and walks up and down in it," to excite the " heathen to rage, and the people to imagine a vain thing; to set the kings of the earth, and the rulers thereof, to take counsel together against the Lord, and against his Anointed." As a valiant and skilful general, when about to engage an enemy, animates his army, by depicting before their eyes, in glowing colours* the glory awaiting them, if victorious, and the shame consequent On a defeat; so Satan in an inexplicable, yet efficient manner, urges on his vassals to the unequal war—
\ ■ '. . '..' ' w
'"He through the armed files
Darts his experienced eye, and soon traverse
■ ' "And instead of rage
Deliberate valour breathes, firm and unmoved. With dread of death to flight or foul retreat."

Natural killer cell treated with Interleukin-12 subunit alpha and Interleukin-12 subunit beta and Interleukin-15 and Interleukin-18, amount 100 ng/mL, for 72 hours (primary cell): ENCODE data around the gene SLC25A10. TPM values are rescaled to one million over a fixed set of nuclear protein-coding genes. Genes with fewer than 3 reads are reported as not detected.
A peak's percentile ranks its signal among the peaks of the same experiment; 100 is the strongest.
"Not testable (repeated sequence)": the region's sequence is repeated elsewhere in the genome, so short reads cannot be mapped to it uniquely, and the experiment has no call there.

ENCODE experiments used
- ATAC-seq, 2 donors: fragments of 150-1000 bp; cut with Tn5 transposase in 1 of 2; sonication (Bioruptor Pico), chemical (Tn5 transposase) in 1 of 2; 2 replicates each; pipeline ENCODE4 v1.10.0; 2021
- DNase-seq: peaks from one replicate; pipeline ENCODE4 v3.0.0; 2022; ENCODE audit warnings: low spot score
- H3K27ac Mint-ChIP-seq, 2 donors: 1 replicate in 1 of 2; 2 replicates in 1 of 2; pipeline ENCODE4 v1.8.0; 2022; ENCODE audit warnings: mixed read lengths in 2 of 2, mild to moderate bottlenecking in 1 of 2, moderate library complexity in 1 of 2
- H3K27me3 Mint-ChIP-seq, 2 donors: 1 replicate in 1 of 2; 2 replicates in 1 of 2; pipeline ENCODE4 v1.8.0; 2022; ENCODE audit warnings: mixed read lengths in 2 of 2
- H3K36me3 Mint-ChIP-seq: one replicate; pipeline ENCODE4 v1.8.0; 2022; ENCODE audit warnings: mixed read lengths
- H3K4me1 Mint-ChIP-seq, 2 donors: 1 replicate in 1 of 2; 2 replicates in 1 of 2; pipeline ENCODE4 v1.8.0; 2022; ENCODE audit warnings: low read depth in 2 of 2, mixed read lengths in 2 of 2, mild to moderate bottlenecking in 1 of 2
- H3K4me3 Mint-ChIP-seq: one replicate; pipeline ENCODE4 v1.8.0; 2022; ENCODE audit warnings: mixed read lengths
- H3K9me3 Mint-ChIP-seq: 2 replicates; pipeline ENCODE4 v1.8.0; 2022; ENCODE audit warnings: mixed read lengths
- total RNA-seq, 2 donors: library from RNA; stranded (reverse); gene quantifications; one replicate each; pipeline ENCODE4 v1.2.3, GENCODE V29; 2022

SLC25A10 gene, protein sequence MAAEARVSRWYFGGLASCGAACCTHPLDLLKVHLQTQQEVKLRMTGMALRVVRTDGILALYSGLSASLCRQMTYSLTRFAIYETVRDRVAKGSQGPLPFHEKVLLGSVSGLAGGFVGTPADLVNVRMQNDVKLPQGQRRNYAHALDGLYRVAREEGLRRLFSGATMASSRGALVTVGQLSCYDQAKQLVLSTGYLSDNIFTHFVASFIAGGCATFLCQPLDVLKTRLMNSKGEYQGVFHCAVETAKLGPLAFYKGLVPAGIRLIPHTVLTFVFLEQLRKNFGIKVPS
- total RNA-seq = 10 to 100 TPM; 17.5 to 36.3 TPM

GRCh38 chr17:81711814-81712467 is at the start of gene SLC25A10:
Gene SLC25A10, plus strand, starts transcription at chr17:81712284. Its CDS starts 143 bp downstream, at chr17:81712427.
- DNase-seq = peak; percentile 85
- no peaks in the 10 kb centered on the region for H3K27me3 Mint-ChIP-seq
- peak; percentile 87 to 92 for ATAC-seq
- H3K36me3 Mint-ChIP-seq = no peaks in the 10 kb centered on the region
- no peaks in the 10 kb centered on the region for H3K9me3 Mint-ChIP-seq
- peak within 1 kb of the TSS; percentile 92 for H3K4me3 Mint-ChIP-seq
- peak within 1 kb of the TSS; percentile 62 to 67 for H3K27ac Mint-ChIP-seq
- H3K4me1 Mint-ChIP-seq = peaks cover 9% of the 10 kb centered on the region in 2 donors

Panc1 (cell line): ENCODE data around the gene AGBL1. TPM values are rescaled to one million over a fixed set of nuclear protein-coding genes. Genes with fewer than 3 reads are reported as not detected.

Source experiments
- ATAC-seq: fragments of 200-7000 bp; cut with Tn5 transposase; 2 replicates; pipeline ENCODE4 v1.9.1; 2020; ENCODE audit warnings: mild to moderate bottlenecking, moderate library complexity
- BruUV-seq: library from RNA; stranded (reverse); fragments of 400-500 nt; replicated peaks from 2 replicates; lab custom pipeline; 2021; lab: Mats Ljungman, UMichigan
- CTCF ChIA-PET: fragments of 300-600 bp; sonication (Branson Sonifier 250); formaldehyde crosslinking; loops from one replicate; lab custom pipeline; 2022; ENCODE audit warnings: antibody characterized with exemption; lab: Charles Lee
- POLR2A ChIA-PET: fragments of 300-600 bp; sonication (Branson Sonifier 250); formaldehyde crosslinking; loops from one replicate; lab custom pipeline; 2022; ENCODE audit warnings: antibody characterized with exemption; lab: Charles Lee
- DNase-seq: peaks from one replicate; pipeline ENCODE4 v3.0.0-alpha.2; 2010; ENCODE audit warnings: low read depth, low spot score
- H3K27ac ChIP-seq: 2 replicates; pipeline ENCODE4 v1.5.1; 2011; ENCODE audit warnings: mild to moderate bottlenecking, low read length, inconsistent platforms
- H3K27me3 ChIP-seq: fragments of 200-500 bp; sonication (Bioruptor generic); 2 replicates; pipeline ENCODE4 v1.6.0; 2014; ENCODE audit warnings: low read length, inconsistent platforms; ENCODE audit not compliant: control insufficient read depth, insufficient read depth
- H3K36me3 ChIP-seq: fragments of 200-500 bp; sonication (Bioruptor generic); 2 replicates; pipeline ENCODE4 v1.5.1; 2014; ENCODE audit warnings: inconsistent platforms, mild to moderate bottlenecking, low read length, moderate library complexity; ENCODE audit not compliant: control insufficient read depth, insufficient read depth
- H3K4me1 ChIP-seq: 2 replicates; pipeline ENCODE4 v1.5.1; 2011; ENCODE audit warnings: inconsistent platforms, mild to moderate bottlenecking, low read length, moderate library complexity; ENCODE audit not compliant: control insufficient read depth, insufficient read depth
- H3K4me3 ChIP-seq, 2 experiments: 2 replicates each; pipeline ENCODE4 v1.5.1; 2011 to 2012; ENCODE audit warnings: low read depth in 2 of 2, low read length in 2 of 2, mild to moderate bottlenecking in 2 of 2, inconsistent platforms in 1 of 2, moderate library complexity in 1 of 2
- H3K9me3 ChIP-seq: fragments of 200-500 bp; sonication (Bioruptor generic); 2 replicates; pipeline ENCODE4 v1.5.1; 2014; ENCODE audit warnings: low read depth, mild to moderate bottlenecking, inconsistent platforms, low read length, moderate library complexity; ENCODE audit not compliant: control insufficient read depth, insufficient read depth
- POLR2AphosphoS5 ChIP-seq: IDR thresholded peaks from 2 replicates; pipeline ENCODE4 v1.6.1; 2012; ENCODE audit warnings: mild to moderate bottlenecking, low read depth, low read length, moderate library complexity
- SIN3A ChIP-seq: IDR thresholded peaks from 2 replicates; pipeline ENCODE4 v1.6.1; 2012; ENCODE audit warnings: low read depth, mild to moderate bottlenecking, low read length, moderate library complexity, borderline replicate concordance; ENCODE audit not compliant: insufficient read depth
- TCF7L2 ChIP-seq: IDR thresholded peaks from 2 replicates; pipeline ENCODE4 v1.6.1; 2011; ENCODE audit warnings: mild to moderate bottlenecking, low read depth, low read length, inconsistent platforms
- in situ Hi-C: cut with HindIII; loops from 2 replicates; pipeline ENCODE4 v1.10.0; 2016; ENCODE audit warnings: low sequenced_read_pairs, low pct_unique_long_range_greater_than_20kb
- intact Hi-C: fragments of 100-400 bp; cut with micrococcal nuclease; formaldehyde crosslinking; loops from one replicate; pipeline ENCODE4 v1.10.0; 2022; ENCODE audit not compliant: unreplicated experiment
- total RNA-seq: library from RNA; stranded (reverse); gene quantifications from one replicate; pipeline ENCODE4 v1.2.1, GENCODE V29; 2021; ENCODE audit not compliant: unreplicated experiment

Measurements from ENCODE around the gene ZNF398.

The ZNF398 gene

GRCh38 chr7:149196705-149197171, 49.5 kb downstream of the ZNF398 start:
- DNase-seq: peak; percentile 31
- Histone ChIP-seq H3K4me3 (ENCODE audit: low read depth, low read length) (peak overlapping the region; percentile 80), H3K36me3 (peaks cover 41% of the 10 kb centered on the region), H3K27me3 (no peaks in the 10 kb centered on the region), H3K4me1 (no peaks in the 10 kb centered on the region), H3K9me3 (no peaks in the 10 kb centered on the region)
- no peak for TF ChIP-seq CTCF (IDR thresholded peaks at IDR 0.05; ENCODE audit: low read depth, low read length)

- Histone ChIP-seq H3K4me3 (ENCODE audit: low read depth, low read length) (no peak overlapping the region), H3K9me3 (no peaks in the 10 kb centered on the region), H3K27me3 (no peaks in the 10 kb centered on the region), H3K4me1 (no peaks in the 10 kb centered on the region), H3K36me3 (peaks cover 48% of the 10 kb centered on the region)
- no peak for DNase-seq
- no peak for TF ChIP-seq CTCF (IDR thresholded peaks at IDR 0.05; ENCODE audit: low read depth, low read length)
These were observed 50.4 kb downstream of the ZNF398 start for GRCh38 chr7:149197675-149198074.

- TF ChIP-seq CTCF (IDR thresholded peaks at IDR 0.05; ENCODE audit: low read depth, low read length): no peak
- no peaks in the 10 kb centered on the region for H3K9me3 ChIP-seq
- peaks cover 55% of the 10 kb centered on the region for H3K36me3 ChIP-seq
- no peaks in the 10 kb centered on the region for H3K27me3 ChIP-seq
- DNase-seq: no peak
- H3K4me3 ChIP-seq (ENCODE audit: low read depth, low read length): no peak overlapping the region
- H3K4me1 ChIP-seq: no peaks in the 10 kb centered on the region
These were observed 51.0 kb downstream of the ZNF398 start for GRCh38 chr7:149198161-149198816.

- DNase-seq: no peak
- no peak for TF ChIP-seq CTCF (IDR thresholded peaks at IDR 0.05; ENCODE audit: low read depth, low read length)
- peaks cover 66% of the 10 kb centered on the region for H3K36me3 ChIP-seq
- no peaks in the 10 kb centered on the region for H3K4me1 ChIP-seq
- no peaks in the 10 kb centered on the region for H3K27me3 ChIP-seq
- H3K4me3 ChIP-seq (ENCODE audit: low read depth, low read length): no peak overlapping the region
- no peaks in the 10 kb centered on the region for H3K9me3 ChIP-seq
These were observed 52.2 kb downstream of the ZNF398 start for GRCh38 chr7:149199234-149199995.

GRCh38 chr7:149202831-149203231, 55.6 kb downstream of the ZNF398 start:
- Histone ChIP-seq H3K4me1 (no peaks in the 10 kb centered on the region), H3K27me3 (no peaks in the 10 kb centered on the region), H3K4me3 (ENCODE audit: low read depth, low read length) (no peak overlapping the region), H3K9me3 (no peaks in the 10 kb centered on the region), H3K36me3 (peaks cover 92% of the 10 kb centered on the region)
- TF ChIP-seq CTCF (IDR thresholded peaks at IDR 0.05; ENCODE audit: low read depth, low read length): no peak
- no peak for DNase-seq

Nor are his endeavours, alas, without success; as is abundantly demonstrated by the opposition that has lately been manifested to Missions. Who, thathas read the miserable work of the "Abb6 Dubois," of various Clergymen, of West Indian Planters, of Antmomians, and various others, but must have recognized therein the lineaments of him, who works with "all deceivableness and lying wonders." Our blessed' Redeemer commissioned his apostles to go into all the world, and preach the Gospel to every creature," which commission they zealously executed, "the Lord working with them, so that a great number were obedient to the faith;" and although their successors, the soldiers of the cross, have made repeated incursions on